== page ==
After you make an initial offer on real estate, the next phase of the process is negotiating a final agreement. But before I go into tactics and situations, let’s go over some basic terminology for the beginner. As a minimum, you’ll need to understand these terms:
In contract negotiation, the counter offer is actually a completely new offer by the other party of the contract. Contractually speaking, the other party has completely rejected your offer, and offered you something else. This is sometimes missed because a single written contract is normally used (to simplify the process) thus some might think the contract is being “modified” when it is really being declined and re-written.
An initial payment as consideration for acceptance of the contract.
Option / Feasibility Period
For the buyer, this is a relatively new concept but undeniably beneficial. Think of it as earnest money on earnest money. If the earnest money was $3,000, you might have an option payment of $100. What do you get in return? The exclusive right for a period of time, for no reason whatsoever, to cancel the contract and get your earnest money refunded. Pretty cool, huh? It makes it easier to establish a contract, and allow the buyer to perform inspections, etc. without having to have a lot of out clauses in the contract for such things.
Time is of the Essence Clause
Be careful is the seller is wanting you to agree to a time is of the essence clause. What this means is that if you don’t close the deal by a specified date, you are agree to some serious consequences.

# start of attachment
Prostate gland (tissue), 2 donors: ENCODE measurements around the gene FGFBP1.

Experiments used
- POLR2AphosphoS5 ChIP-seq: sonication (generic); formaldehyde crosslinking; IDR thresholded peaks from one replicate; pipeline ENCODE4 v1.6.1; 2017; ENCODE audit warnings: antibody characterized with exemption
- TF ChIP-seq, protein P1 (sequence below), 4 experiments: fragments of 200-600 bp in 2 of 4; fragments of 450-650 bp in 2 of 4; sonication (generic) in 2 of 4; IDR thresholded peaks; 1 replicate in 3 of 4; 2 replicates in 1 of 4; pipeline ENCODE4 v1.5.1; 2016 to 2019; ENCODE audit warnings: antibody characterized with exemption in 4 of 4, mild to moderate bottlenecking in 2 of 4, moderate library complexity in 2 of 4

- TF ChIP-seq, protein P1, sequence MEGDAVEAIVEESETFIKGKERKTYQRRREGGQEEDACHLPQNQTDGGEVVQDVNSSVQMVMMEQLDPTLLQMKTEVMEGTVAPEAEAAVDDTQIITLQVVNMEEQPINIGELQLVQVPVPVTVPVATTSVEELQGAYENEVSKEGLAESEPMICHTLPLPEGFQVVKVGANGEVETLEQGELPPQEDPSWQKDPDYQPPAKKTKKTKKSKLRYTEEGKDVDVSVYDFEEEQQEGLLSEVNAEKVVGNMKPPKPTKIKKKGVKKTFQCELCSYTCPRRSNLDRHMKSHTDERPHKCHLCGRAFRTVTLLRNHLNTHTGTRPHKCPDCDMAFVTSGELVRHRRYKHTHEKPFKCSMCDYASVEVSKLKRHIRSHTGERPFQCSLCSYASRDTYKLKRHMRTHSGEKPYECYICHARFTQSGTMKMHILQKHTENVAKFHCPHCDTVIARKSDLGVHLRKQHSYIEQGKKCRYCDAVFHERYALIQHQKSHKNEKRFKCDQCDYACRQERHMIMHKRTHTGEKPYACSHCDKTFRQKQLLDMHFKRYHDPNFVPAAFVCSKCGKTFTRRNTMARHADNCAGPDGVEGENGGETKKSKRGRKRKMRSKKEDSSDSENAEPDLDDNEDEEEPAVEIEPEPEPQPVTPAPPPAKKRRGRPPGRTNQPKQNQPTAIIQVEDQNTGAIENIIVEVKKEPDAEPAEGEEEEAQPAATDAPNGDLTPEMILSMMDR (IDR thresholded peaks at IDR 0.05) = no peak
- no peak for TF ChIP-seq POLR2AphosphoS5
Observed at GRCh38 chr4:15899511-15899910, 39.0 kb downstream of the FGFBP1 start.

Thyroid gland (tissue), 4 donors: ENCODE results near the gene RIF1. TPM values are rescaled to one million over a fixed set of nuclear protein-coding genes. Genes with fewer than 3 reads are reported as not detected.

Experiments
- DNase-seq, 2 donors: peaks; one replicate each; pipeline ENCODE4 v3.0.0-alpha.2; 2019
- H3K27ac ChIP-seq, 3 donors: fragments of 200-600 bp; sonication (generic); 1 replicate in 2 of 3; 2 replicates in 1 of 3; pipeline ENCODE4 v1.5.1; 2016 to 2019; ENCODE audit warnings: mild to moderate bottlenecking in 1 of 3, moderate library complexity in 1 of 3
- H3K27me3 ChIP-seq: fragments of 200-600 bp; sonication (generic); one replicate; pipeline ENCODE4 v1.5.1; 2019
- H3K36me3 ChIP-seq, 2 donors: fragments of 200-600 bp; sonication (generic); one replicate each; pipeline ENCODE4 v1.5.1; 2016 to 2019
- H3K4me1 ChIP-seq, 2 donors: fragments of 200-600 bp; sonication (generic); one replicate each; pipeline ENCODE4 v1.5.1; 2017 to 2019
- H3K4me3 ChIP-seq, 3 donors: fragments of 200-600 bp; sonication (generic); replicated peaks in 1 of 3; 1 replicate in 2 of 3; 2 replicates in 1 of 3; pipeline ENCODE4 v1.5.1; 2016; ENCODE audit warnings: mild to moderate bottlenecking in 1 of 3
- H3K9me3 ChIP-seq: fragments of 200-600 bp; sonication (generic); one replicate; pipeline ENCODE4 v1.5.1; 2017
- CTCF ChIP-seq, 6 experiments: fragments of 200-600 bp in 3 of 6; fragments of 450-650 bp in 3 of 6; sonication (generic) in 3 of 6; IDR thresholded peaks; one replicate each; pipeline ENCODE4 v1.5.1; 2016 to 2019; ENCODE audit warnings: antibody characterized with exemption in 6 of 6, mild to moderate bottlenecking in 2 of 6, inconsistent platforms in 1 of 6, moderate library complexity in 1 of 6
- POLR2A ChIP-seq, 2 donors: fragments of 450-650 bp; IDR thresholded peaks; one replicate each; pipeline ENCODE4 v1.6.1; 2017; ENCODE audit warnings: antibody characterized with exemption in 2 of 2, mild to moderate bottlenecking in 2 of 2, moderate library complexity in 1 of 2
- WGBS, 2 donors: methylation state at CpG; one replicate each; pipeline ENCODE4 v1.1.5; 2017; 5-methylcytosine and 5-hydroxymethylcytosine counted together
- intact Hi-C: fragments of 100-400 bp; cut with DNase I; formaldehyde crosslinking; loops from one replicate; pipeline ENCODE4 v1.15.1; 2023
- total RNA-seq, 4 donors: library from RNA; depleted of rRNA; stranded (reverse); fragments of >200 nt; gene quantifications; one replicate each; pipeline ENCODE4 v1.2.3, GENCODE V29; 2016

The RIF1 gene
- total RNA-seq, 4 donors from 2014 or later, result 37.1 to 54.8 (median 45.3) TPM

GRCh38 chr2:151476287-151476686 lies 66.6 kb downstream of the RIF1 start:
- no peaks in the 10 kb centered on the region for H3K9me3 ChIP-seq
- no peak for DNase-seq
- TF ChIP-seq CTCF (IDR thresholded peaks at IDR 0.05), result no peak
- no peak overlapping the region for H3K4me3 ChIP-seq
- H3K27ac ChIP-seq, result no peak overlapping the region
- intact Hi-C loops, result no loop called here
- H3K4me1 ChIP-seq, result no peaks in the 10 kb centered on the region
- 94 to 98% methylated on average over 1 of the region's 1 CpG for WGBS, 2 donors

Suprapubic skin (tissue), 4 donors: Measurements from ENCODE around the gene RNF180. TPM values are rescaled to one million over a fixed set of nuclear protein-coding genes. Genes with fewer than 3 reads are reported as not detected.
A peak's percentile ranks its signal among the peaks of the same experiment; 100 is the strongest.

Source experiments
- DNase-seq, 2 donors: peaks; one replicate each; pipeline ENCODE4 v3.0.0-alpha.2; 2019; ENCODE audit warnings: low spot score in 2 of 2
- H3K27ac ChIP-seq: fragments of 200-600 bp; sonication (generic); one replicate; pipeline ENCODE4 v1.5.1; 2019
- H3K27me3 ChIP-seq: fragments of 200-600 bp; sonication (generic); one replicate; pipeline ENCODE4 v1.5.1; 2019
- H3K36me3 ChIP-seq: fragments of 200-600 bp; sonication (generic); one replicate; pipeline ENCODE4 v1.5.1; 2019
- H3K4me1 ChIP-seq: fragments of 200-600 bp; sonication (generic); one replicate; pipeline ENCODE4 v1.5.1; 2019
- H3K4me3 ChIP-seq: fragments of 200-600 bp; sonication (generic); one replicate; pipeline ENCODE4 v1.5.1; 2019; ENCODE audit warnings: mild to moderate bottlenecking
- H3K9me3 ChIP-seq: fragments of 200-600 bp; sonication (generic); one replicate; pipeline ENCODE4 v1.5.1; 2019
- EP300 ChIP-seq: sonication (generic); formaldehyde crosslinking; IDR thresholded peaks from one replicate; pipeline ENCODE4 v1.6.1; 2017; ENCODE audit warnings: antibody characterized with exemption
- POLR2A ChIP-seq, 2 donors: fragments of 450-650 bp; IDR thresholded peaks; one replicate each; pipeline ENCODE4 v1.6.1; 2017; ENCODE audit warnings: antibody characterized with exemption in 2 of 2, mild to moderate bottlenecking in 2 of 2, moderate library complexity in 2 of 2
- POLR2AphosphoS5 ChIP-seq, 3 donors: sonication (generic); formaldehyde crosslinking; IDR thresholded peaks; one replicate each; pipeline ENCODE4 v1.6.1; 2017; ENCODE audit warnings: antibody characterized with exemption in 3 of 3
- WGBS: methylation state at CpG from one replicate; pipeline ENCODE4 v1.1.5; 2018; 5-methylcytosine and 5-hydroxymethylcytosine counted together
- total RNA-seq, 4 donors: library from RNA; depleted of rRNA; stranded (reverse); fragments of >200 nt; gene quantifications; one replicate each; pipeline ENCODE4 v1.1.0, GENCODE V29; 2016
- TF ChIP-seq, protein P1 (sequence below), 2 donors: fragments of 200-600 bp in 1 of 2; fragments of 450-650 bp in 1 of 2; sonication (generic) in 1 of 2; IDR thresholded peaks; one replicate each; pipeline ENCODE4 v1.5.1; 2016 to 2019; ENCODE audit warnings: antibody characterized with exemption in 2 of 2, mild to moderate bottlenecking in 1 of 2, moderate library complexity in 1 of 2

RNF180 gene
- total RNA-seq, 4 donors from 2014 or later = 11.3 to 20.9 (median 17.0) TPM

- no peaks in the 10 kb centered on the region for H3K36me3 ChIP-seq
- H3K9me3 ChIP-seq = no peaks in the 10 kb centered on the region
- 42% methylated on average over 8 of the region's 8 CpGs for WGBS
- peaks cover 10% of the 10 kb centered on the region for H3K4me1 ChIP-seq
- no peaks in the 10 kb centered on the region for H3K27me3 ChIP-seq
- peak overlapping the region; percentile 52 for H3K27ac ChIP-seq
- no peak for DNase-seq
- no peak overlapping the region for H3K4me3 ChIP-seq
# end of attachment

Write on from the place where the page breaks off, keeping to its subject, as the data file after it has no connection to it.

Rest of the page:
Tenant Estoppel Certificate
This certificate is very important in the case of purchasing units that are already rented. This certificate basically ensures that each tenant isn’t in default, the landlord is in default, and verifies the important details of the lease agreement. Now, in your contract, you should specify that the seller provide copies of all lease agreements for the property. But you can use the estoppel certificate to verify those contracts. This is highly recommended!
Property Condition Form
This is a form filled out by the seller that states any known issues with the property. If something is discover after your purchase, and it can be proved that the seller knew about the problem, then you have grounds to obtain a remedy from the seller. Make sure you get this form filled out and signed!
Anything outside of the normal contract specifics are special provisions. Things like detailed repair promises, providing a walk through contingency (to verify property is still in the condition stated before closing), provisions that will survive closing, etc are some examples of special provisions. Watch out for a situation like I had recently, where I had two separate contracts for adjoining properties, but in the special provisions section both contracts stipulated that the property must close along with the other contract, ie. if one property didn’t close, the other would become null and void. In my case, I accepted the provision, did my due diligence within my option period, determined that one property was not worth the investment, and renegotiated to cancel the other contract, while maintaining the contract I had on the other property. This is a beautiful example of how important the option / feasibility period is in real estate contracts.
There are many other terms frequently used in real estate contracts. But these are the ones that I put the most weight on when making my own deals. In my next post, I will be expounding some tactics you can use to negotiate the right deal for you.